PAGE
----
Some writers, understandably, have found it difficult to stay productive during the coronavirus pandemic. Walter Mosley doesn’t seem to be among them: he’s been spending time writing fiction, screenplays, and a comic book. All this comes on top of what was already a busy year—par for the course for an author who has written more than 50 books since 1990. Trouble Is What I Do, the latest in his Leonid McGill detective series, came out in February, and the story collection The Awkward Black Man was published in September. This coming February, Mosley will release Blood Grove, the latest in his groundbreaking series of novels featuring private detective Easy Rawlins, who has given readers a singular view of Black life in Los Angeles in the years after World War II. Mosley will join Alta’s California Book Club on December 17 to talk about the first title in the series, Devil in a Blue Dress. We asked him via email about his work and his most treasured reads.
What are some of your favorite books about California—or that are set in the state?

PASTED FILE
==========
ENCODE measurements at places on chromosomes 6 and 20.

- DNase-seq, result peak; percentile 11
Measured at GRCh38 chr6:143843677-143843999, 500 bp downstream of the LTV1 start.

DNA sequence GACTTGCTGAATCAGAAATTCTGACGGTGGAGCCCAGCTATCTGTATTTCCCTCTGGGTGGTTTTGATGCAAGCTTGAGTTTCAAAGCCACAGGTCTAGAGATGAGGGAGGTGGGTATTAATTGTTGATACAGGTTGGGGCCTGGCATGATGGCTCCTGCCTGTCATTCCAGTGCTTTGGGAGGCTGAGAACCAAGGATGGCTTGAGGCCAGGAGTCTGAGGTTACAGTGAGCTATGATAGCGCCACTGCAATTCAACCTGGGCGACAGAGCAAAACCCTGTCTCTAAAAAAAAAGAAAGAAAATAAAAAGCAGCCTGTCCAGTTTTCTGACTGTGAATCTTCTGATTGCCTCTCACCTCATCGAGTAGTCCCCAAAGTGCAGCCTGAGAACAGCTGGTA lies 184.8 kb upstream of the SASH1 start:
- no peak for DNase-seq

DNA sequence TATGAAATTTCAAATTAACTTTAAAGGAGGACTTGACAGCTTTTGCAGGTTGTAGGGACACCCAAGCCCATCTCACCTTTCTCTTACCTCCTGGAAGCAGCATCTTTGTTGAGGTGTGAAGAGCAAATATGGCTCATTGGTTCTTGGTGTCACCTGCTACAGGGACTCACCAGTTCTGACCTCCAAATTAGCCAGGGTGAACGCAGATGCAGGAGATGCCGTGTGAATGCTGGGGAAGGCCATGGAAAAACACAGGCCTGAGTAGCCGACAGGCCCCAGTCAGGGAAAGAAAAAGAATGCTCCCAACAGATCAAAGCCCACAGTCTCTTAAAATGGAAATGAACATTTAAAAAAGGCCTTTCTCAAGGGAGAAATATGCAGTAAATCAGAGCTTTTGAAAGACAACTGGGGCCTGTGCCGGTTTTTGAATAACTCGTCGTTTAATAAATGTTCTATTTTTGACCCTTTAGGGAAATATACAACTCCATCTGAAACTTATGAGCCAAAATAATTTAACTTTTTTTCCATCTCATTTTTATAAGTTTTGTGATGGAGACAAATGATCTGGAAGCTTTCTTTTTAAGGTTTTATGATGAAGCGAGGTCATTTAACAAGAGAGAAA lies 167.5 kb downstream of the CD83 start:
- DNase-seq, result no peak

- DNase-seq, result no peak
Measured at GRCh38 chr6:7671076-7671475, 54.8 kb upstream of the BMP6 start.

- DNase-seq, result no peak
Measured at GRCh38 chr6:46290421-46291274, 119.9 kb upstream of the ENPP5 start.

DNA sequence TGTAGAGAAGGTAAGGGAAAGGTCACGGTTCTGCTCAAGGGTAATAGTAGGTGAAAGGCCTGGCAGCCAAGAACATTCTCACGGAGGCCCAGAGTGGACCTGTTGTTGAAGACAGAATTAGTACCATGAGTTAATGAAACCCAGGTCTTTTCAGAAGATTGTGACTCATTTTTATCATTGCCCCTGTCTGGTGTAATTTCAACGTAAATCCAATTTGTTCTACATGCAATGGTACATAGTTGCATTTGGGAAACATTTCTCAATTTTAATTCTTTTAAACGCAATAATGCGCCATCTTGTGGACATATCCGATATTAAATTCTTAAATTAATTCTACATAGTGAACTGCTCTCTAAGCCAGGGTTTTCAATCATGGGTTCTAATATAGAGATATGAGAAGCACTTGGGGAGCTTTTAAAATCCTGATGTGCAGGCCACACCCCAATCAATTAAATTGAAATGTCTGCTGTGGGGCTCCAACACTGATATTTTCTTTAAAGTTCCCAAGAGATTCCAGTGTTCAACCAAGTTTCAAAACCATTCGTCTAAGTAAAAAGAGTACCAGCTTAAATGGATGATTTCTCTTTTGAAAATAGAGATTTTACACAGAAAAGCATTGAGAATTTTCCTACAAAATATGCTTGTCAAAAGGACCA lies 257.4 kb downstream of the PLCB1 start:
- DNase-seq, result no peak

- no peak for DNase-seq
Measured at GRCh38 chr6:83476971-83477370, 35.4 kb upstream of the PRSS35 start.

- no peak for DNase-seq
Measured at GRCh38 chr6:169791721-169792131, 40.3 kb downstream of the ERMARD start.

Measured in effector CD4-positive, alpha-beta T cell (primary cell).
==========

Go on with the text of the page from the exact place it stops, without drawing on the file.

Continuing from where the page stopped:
The Maltese Falcon, by Dashiell Hammett; The Galton Case, by Ross Macdonald; and The High Window, by Raymond Chandler.
What’s a California story that deserves its own book?
The slow social disintegration of San Francisco.
You’re a prolific writer—have you been able to write even more during the pandemic?
Yes. I write every day and have been working on fiction, screenplays, and even a comic book.
A lot of people have written about how Devil in a Blue Dress is a reworking of the traditional hard-boiled detective story. Were there books about Black life in Los Angeles that inspired you?
If He Hollers Let Him Go, by Chester Himes.
Blood Grove, your 15th title in the Easy Rawlins series, is coming out in February. How many more novels featuring him do you envision writing?
You might as well ask me how long I plan on living!
To join Walter Mosley in conversation with Alta’s California Book Club, click here.